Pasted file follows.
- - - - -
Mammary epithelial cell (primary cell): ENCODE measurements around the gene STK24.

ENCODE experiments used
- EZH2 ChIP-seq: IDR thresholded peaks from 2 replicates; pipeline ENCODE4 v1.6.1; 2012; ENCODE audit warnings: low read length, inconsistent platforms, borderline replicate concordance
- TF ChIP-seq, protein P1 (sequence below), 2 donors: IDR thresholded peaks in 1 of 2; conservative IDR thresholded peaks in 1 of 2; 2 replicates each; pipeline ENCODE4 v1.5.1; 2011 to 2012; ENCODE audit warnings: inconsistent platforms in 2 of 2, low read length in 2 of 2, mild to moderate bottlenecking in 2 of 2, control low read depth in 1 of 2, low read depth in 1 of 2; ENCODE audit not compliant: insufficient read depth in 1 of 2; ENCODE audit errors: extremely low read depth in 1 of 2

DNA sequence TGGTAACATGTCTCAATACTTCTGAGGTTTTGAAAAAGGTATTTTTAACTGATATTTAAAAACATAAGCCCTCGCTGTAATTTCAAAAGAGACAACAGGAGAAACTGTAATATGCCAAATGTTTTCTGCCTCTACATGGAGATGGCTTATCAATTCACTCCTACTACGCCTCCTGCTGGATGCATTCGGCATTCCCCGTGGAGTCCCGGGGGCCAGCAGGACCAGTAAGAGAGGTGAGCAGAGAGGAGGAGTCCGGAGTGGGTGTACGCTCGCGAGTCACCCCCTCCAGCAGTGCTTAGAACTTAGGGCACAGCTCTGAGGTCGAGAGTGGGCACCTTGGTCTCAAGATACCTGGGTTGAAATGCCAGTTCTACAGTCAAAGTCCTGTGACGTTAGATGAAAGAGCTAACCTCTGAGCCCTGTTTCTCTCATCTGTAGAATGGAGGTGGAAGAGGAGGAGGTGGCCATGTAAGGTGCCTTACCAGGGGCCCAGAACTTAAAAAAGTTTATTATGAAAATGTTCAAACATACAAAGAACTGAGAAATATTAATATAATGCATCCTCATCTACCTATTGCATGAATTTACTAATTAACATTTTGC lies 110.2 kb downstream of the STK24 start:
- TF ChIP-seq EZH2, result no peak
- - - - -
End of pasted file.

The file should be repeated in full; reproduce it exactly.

Mammary epithelial cell (primary cell): ENCODE measurements around the gene STK24.

ENCODE experiments used
- EZH2 ChIP-seq: IDR thresholded peaks from 2 replicates; pipeline ENCODE4 v1.6.1; 2012; ENCODE audit warnings: low read length, inconsistent platforms, borderline replicate concordance
- TF ChIP-seq, protein P1 (sequence below), 2 donors: IDR thresholded peaks in 1 of 2; conservative IDR thresholded peaks in 1 of 2; 2 replicates each; pipeline ENCODE4 v1.5.1; 2011 to 2012; ENCODE audit warnings: inconsistent platforms in 2 of 2, low read length in 2 of 2, mild to moderate bottlenecking in 2 of 2, control low read depth in 1 of 2, low read depth in 1 of 2; ENCODE audit not compliant: insufficient read depth in 1 of 2; ENCODE audit errors: extremely low read depth in 1 of 2

DNA sequence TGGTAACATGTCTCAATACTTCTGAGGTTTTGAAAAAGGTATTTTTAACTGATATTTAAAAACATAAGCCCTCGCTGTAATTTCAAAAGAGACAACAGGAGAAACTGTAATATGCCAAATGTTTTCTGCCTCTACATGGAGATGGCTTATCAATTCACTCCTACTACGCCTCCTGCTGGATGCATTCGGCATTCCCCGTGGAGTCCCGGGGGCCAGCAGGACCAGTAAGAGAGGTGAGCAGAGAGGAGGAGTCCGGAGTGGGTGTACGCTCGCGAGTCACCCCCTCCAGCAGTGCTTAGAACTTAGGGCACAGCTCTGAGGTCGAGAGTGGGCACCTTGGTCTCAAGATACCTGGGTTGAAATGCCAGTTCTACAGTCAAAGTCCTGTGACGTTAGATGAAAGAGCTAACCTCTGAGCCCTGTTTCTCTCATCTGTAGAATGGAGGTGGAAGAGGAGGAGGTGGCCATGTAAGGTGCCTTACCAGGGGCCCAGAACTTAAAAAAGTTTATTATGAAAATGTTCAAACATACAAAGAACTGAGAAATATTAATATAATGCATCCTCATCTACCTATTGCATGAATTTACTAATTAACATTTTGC lies 110.2 kb downstream of the STK24 start:
- TF ChIP-seq EZH2, result no peak